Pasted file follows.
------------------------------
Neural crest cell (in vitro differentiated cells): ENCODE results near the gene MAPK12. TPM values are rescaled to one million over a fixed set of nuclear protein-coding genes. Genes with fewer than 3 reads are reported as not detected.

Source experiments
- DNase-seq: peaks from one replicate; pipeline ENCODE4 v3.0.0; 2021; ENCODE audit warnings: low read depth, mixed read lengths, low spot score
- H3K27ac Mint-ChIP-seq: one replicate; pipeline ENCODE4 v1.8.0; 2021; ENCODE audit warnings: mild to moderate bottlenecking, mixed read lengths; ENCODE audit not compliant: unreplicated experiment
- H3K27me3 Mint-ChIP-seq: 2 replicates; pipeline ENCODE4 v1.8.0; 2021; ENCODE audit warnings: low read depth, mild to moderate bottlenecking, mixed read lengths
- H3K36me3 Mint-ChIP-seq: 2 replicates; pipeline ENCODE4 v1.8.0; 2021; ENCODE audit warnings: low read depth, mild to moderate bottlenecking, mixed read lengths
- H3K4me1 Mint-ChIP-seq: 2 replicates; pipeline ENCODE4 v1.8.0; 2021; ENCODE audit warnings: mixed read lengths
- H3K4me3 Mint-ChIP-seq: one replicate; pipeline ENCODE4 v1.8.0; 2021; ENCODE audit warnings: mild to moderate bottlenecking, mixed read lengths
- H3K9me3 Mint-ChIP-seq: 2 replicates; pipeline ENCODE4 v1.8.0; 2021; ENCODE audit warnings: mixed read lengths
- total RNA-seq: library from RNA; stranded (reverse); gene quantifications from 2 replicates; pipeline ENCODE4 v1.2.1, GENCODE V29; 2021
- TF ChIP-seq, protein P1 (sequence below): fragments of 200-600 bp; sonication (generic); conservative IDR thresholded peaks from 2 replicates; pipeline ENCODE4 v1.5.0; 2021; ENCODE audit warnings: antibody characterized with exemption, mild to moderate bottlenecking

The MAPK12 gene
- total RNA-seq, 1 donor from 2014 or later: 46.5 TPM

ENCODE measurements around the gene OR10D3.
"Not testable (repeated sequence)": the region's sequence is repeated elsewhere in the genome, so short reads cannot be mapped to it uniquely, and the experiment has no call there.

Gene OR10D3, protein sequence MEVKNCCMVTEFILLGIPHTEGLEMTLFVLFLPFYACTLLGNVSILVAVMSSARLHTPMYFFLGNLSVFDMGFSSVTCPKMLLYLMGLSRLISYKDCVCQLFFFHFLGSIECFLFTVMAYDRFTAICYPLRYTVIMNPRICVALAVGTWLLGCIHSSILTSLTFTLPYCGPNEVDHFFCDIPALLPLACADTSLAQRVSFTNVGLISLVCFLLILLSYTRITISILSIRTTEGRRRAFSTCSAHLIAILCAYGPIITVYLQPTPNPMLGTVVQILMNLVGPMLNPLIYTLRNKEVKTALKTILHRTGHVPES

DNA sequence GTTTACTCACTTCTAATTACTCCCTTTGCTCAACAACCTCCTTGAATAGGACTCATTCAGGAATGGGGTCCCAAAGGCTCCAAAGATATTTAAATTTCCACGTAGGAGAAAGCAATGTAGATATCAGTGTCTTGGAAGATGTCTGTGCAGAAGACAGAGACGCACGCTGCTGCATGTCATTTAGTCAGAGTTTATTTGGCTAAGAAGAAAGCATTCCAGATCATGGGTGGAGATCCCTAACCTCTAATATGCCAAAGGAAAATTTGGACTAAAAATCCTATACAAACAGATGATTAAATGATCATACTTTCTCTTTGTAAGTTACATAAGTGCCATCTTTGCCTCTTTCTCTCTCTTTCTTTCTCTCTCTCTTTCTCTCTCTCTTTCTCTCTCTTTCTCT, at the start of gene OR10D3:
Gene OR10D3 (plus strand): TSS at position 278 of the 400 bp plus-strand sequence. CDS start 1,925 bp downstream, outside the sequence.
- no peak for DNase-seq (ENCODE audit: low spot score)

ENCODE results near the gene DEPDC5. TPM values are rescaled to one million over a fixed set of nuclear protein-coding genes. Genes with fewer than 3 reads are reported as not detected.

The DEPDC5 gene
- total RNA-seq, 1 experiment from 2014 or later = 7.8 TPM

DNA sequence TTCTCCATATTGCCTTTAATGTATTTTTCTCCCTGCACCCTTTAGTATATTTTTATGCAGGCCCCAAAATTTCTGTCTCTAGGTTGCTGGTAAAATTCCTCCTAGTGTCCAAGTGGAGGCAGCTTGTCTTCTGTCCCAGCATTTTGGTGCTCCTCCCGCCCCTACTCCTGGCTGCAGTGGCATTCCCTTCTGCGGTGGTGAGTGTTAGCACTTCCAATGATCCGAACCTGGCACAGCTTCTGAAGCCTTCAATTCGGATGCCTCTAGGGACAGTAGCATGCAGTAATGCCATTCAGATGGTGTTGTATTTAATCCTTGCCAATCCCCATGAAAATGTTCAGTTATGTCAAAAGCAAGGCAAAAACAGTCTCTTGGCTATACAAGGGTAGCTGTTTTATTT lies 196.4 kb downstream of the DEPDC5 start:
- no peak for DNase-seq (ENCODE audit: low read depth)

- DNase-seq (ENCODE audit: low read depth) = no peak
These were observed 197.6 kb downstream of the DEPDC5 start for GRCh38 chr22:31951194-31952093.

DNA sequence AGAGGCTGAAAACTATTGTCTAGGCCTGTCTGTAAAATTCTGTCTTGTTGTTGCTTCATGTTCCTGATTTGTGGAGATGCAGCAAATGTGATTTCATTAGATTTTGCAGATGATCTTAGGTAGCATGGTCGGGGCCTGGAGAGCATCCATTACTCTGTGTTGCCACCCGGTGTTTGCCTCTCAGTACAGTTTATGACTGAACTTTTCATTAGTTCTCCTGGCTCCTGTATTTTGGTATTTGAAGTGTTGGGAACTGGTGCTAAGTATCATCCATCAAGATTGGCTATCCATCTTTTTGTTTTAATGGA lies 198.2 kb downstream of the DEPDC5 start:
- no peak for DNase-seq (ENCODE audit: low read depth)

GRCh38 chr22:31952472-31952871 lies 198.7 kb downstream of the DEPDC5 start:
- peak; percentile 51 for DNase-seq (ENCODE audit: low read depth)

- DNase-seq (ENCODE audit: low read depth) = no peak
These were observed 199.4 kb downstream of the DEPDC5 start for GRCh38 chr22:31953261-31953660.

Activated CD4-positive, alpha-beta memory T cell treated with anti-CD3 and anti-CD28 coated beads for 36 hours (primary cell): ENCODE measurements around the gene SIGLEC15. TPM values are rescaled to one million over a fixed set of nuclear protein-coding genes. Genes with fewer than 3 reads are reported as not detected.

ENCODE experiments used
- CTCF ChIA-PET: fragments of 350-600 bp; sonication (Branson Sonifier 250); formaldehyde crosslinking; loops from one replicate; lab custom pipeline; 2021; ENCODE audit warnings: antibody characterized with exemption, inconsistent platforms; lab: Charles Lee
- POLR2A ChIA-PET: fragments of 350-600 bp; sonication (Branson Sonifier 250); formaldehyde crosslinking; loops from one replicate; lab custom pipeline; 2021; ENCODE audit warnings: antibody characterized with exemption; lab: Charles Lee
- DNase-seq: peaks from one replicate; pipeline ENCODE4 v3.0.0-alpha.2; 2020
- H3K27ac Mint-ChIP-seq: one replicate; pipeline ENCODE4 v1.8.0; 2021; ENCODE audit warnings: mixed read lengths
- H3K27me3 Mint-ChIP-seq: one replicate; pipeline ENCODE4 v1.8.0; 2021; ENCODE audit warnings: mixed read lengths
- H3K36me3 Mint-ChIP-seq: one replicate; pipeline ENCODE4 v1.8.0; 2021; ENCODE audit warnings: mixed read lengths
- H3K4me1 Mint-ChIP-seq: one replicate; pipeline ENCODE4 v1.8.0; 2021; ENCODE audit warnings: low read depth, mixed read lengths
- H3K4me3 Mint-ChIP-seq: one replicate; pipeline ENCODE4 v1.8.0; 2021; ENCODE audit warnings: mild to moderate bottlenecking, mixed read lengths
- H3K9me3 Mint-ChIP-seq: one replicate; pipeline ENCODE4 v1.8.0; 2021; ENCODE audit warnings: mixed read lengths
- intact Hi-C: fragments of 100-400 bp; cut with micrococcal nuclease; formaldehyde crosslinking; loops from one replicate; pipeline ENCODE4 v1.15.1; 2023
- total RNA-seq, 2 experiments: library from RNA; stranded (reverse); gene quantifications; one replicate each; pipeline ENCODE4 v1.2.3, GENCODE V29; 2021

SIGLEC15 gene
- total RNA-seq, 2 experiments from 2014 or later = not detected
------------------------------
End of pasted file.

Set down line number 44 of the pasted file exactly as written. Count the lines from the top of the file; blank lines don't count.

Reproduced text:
- intact Hi-C: fragments of 100-400 bp; cut with micrococcal nuclease; formaldehyde crosslinking; loops from one replicate; pipeline ENCODE4 v1.15.1; 2023